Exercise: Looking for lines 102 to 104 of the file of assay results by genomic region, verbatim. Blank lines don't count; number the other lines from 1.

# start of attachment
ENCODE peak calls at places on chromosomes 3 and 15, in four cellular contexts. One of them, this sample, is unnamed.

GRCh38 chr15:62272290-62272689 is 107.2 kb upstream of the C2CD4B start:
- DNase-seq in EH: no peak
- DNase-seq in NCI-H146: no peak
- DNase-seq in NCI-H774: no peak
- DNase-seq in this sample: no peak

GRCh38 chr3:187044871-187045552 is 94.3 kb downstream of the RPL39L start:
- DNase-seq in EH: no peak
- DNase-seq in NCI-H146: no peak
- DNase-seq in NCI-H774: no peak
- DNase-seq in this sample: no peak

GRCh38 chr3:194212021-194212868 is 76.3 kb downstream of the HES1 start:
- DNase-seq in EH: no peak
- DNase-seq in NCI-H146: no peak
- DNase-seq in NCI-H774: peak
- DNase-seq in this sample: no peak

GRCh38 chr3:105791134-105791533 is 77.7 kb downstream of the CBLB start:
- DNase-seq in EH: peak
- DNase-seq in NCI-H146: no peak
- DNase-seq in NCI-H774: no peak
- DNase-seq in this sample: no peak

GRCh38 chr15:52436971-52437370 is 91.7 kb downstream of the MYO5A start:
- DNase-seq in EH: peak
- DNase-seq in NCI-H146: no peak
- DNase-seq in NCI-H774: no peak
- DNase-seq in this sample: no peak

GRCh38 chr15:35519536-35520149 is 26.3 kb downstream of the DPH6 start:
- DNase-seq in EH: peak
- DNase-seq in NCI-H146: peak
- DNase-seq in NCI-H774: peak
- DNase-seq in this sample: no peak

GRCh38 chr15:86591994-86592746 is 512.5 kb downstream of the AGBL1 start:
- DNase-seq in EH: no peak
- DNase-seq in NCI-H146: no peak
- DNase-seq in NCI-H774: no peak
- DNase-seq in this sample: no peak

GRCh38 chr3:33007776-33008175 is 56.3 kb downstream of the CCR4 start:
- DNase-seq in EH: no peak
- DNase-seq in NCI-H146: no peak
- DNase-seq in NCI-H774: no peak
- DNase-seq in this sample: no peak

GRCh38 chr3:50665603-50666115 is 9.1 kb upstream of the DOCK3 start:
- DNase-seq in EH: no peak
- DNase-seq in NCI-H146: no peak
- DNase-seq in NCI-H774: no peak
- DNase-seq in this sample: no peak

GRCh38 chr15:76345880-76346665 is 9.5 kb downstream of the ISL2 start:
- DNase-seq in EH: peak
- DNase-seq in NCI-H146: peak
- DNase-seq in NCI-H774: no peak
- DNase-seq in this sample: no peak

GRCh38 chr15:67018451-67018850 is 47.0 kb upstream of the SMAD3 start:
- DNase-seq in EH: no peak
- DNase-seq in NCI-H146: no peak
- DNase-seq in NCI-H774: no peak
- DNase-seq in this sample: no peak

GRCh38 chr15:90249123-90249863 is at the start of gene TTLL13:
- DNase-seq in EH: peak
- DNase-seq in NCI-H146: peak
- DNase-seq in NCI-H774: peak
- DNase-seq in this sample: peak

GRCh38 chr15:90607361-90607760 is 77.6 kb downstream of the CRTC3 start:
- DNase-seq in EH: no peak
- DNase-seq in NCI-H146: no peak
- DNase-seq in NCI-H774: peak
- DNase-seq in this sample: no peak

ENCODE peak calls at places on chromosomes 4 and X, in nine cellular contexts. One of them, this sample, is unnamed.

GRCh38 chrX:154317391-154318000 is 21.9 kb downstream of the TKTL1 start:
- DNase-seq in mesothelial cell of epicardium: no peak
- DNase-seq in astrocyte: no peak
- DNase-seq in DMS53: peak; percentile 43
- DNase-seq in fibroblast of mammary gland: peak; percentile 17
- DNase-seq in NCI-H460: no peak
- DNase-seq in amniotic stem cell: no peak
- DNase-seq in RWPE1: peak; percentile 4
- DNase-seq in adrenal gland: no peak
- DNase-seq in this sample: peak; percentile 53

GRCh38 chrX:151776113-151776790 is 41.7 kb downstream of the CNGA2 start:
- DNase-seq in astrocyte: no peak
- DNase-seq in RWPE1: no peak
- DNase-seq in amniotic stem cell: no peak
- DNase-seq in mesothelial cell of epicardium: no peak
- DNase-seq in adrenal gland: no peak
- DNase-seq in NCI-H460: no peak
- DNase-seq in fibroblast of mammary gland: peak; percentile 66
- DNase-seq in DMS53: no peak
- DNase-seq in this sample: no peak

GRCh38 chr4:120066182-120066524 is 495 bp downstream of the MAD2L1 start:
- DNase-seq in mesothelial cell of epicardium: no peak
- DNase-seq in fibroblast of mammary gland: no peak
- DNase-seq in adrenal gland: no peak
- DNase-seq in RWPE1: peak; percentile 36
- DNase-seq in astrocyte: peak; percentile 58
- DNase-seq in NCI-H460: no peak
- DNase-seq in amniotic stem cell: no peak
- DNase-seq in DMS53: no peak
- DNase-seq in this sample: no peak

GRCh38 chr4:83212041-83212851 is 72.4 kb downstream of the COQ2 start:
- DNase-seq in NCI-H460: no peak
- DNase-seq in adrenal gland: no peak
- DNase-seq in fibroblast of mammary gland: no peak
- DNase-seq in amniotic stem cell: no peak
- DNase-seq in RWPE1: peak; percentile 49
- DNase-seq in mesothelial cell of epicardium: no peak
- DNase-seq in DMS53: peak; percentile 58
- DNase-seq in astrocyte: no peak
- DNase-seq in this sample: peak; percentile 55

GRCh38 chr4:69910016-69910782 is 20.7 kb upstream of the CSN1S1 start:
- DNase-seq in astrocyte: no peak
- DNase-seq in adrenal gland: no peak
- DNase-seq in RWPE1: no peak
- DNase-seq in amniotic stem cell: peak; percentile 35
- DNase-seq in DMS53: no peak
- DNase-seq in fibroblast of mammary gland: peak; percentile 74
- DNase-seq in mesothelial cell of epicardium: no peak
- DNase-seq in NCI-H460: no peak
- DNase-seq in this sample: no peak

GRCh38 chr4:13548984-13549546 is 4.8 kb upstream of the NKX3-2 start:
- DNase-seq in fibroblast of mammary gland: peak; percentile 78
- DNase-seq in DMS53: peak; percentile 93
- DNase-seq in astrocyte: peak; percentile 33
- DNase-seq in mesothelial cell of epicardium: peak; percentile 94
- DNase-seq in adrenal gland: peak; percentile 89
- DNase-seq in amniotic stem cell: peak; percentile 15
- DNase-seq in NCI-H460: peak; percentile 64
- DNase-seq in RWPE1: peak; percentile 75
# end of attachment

- DNase-seq in amniotic stem cell: no peak
- DNase-seq in RWPE1: peak; percentile 49
- DNase-seq in mesothelial cell of epicardium: no peak